- 25% month-over-month increase in active malware volume
- 31% malware increase detected in at-home environments since March
- continuous client-side scanning of digital assets
- real-time blocking
Fallout from the COVID-19 pandemic continues to reverberate throughout the broader digital ecosystem, propagating malware at unprecedented levels. The Media Trust’s Digital Security & Operations team is managing significantly more malware volume than usual; the number of active incidents in a 24-hour period was an average 25% higher in May compared to typical daily volume. [Figure 1]
Malware behavior has changed, too. In addition to the anticipated rise in scams and fraudulent activities, malware incidents are now heaviest during the week, reversing a long-held pattern of spiking Friday through early Monday morning. While large-scale attacks still occur during the weekend, the mid-week volume has been atypically high since April.
The New Normal: Malware patterns target at-home users
This heightened malware volume is also reflected in “at-home” internet connections. Isolating U.S.-based at home providers (AT&T, Comcast, T-Mobile and Verizon-FIOS), malware detection rates grew 31% during the March to May period, continuing an upward trend that started in February and correlating with overall detection volume. During this period, malware grew by a factor of 1.5 on AT&T, Comcast and T-Mobile while AT&T experienced 3X growth. [Figure 2]
At the end of May, malware activity began to show signs of stabilization, beginning a downward trend that appears to flatten in early June. However, malware remains at an elevated level compared to historical rates during the past year, likely representing an alarming “new normal” in the digital advertising ecosystem. This inflated malware volume pressures existing security and operations teams and processes already stressed with managing the dynamic, sophisticated, and persistent nature of malvertising. Those without continuous scanning and blocking tools will likely experience more end user complaints associated with increased device infections and personal data exposure.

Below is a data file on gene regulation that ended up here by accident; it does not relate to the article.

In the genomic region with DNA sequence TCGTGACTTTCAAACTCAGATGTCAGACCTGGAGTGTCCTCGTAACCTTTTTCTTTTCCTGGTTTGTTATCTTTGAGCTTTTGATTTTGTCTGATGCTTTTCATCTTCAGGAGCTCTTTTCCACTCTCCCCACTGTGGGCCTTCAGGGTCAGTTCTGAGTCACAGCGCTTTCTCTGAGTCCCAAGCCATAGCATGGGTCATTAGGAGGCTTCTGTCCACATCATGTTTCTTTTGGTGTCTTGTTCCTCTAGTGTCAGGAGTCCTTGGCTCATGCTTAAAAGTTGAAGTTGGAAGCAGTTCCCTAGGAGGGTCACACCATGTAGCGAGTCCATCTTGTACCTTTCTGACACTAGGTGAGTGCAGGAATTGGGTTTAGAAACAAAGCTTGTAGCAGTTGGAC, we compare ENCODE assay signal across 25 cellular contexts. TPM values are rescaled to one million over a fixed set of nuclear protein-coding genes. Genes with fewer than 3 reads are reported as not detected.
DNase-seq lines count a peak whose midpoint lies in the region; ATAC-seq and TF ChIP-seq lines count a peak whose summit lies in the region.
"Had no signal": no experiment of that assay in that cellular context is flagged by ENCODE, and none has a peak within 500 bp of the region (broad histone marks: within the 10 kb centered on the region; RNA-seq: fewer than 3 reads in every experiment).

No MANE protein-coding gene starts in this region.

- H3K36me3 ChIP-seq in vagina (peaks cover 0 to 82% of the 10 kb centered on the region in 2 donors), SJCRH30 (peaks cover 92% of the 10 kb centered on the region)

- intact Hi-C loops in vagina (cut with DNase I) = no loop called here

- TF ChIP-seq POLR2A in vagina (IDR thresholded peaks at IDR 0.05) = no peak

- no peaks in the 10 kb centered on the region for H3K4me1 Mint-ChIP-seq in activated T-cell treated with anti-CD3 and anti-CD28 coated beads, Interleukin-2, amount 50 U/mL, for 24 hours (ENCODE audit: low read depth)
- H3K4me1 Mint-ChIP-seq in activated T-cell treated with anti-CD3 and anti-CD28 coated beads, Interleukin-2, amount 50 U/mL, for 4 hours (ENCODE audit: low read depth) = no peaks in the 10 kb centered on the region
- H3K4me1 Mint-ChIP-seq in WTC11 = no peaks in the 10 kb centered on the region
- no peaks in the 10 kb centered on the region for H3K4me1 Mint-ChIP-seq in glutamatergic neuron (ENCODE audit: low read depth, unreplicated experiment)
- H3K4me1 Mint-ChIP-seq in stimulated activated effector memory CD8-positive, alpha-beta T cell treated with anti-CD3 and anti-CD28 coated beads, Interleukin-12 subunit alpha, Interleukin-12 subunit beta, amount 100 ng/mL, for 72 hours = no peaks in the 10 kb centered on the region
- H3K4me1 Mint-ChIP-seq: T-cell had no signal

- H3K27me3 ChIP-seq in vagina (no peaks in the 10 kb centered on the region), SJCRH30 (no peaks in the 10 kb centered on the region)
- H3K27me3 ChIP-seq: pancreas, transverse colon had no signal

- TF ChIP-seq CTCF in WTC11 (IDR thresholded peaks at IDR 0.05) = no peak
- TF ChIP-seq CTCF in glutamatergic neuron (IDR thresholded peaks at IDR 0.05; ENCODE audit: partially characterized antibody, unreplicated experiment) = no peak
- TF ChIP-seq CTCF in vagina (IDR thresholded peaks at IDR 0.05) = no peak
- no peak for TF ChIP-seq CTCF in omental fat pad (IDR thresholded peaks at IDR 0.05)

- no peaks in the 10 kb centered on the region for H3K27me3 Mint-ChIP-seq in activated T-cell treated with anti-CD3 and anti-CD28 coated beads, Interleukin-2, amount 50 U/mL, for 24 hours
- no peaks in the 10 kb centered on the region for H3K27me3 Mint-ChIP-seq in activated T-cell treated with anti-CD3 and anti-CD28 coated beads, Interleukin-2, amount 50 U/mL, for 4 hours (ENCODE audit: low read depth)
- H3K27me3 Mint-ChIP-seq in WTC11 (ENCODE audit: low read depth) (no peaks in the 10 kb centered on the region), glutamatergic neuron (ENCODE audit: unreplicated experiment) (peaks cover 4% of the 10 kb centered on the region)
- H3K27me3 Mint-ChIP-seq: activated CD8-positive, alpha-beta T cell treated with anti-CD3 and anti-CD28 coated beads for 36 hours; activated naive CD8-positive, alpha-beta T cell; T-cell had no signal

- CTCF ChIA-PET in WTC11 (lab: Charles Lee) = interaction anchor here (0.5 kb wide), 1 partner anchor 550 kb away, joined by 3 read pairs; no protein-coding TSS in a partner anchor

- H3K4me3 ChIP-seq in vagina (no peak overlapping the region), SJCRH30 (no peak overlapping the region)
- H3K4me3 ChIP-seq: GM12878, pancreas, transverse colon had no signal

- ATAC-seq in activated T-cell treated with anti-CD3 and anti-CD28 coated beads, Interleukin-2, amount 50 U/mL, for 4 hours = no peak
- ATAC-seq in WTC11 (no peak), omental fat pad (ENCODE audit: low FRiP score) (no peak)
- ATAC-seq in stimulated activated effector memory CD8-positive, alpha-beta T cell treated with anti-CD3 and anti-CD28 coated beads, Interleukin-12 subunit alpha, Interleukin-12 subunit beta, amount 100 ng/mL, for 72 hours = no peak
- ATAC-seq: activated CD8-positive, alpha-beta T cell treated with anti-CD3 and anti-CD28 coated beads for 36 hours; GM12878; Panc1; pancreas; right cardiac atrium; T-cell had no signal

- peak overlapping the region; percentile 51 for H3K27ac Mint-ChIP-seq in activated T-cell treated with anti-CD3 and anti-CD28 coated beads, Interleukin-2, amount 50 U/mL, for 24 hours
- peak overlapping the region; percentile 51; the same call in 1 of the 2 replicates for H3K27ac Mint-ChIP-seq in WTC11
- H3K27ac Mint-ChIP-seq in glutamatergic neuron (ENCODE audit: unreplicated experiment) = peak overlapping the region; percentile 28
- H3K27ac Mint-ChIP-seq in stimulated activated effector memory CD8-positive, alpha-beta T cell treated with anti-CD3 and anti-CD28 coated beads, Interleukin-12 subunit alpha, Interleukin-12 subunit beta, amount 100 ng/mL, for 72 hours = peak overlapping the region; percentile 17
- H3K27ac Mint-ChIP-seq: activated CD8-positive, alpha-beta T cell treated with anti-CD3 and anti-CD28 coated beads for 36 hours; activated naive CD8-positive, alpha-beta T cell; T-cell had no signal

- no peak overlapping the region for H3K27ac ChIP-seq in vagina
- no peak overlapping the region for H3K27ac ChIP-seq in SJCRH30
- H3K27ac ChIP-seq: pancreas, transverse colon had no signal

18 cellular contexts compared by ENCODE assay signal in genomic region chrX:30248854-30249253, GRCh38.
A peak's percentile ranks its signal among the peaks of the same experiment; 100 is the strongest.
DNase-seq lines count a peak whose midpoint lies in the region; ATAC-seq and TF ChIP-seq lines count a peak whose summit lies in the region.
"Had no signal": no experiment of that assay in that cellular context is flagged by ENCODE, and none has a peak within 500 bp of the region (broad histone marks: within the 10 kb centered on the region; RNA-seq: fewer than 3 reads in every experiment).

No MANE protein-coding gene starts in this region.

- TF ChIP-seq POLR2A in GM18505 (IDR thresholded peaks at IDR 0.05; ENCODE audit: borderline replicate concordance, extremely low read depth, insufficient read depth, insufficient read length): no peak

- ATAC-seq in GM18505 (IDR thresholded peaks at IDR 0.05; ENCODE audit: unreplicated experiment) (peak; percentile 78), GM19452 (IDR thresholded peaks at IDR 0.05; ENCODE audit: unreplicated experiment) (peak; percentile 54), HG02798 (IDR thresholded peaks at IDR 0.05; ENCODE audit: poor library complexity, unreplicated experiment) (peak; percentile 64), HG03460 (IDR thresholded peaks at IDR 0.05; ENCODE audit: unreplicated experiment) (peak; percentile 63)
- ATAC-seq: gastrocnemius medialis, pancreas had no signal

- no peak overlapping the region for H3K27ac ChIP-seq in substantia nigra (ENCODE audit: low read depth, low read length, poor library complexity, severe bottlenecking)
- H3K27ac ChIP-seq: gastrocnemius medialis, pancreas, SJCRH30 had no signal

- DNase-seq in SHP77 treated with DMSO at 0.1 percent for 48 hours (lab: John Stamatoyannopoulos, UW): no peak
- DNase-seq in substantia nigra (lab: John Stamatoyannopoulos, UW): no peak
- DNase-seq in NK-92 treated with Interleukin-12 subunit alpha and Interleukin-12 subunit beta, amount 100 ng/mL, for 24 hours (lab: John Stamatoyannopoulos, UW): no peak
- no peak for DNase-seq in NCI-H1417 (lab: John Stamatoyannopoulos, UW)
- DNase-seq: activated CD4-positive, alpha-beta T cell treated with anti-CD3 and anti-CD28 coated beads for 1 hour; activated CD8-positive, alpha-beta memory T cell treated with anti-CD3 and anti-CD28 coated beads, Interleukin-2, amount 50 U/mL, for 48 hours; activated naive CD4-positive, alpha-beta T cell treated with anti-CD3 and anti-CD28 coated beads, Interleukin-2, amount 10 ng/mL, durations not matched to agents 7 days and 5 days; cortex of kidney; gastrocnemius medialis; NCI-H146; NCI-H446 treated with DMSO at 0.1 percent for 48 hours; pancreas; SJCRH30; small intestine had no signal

Malware exploits vulnerability of remote work behaviors
The increased internet traffic means consumers are being exposed to more malware when they read the news, purchase items, or search for entertainment. With more than 60% of employees now working from home, they are a malware target because many work off their home network and with multiple devices (sometimes obsolete) that lack the more stringent security controls found in a more traditional office setting.
This situation enables today’s malware proliferation. In addition to taking advantage of a lower barrier of entry due to depressed eCPMs, malvertisers benefit from a softer, more vulnerable end user target. Ad-supported websites and their partners need to consider how this changing malware environment affects end users and also how their own remote teams compound the situation. This includes adoption of trusted security tools to prevent malware from delivery in the first place.
Protect your end users. Protect your digital revenue.
In a customer-first and privacy-centric scenario, it’s imperative to protect the end user. Increased vigilance of digital partner activity is critical to thwarting attacks that negatively impact the user experience and its follow-on effect on revenue. This requires continuously scanning from a multitude of end user profiles to detect emerging and evolving malware techniques and feeding this up-to-date information into a real-time blocker. At a more strategic level, identifying and blocking partners that repeatedly violate your policies and/or traffic malicious content will drive a healthier, more user-friendly digital advertising supply chain in the long term.